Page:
After a road crash, people impacted by road trauma often experience common reactions. If you were a driver, passenger, witness or assisted at the scene of a road crash it is normal to experience a range of upsetting thoughts, feelings and reactions. These may include:
Confusion – Worrying about family and friends – Constantly thinking about the event – Fear of driving – Easily distracted – Forgetting things – Thoughts of harming – yourself or others
Shock – Disbelief – Fear – Sadness – Grief – Overwhelmed – Anxious – Guilt – Anger – Shame – Helplessness
⚙ Common behaviours
Avoiding driving, reminders of the crash or social activities, – Trouble functioning at work – Relationship difficulties – Eating more or less than usual
🤍 Physical reactions
Trembling – Sweating – Dizziness – Crying – Rapid breathing – Poor balance and coordination – Fatigue – Disrupted sleep – Nightmares – Fast heart rate
Helping Your Recovery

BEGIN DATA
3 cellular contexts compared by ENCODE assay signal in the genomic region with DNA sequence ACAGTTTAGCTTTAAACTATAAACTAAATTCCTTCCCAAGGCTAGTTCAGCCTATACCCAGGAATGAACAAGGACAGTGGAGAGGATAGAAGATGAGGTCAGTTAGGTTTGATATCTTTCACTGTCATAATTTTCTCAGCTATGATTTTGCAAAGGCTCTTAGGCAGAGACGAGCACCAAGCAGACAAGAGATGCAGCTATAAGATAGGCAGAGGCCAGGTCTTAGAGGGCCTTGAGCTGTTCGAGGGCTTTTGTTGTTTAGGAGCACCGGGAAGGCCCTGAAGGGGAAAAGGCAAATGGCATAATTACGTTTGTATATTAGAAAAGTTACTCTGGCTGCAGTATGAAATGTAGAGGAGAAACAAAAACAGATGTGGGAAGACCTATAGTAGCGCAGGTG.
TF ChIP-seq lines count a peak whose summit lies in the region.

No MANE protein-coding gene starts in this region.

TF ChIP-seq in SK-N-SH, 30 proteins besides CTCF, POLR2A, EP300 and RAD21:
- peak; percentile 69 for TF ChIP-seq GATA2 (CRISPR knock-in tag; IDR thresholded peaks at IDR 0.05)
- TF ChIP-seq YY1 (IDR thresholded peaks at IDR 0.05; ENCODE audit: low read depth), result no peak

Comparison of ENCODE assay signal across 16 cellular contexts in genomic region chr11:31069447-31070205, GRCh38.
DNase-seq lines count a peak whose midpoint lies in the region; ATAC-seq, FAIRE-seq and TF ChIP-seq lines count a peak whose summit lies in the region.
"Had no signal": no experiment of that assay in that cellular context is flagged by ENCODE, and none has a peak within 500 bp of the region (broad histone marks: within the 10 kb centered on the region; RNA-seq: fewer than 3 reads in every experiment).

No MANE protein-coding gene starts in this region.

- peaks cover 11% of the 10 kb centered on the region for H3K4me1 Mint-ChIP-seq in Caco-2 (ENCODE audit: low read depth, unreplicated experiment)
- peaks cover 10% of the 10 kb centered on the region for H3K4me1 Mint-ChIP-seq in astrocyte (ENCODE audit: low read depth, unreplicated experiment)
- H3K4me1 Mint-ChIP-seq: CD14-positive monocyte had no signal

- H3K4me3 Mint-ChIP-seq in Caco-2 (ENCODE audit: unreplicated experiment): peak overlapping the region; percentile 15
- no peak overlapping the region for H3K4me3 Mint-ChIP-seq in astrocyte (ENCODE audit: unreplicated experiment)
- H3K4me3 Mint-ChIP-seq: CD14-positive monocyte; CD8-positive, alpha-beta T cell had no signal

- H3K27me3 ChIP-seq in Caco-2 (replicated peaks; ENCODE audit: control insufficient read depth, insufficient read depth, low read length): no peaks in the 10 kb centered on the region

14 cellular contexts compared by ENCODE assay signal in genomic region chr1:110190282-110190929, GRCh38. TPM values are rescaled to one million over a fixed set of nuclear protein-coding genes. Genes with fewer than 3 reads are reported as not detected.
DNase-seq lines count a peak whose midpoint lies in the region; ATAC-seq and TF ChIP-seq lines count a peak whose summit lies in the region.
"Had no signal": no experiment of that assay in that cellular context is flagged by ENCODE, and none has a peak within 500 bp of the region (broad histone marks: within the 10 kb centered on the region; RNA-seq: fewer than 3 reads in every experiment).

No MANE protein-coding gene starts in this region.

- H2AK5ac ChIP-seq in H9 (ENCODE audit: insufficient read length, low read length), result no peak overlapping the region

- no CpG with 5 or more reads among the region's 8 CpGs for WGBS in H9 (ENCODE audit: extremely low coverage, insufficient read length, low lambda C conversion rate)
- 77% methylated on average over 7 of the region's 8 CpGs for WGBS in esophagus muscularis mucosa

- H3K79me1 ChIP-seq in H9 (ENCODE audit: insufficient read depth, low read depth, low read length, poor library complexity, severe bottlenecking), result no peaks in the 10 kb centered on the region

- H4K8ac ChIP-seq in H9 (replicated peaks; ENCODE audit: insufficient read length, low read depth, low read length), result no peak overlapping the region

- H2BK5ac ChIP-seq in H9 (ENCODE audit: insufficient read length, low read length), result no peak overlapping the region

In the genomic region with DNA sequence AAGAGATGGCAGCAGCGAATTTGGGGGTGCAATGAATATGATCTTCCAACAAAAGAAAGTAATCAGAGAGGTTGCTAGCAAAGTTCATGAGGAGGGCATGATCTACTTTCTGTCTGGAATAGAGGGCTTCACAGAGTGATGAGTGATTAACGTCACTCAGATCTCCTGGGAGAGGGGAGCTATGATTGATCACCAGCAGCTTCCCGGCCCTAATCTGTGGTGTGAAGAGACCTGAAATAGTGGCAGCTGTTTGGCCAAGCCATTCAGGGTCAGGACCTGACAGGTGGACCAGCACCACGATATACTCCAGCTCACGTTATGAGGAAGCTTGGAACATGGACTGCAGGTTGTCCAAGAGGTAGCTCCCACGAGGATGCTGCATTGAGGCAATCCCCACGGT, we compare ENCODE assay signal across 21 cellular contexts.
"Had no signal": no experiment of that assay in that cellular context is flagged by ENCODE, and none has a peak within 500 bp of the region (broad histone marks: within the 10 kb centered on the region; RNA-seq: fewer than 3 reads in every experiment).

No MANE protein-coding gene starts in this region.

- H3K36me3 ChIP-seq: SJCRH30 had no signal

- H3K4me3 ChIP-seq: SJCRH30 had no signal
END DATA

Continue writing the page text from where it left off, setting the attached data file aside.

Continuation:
- Recognise you have been through a stressful event.
- Spend time with people who care about you.
- Try to maintain your normal routine.
- Avoid using alcohol or drugs.
- Plan regular times to eat, sleep, and exercise.
- Allow yourself time to adjust.
- Have someone you trust answer questions on your behalf.
- Don’t feel pressured to talk about your crash.
- Talk and express your feelings with someone you trust.
- Do things you find relaxing.
- Do things you enjoy to provide relief from thinking of the crash.
After a crash, people often find the most important things for recovery are time, understanding, and support from family and friends. If you are experiencing ongoing or distressing symptoms which are interfering with your usual life, it’s best to seek help from a professional. You can get help from your doctor, a psychologist, or counsellor experienced in grief, loss and trauma.
Road Trauma Support WA is part of a vast network of support services available. These can be viewed below through the e-directory.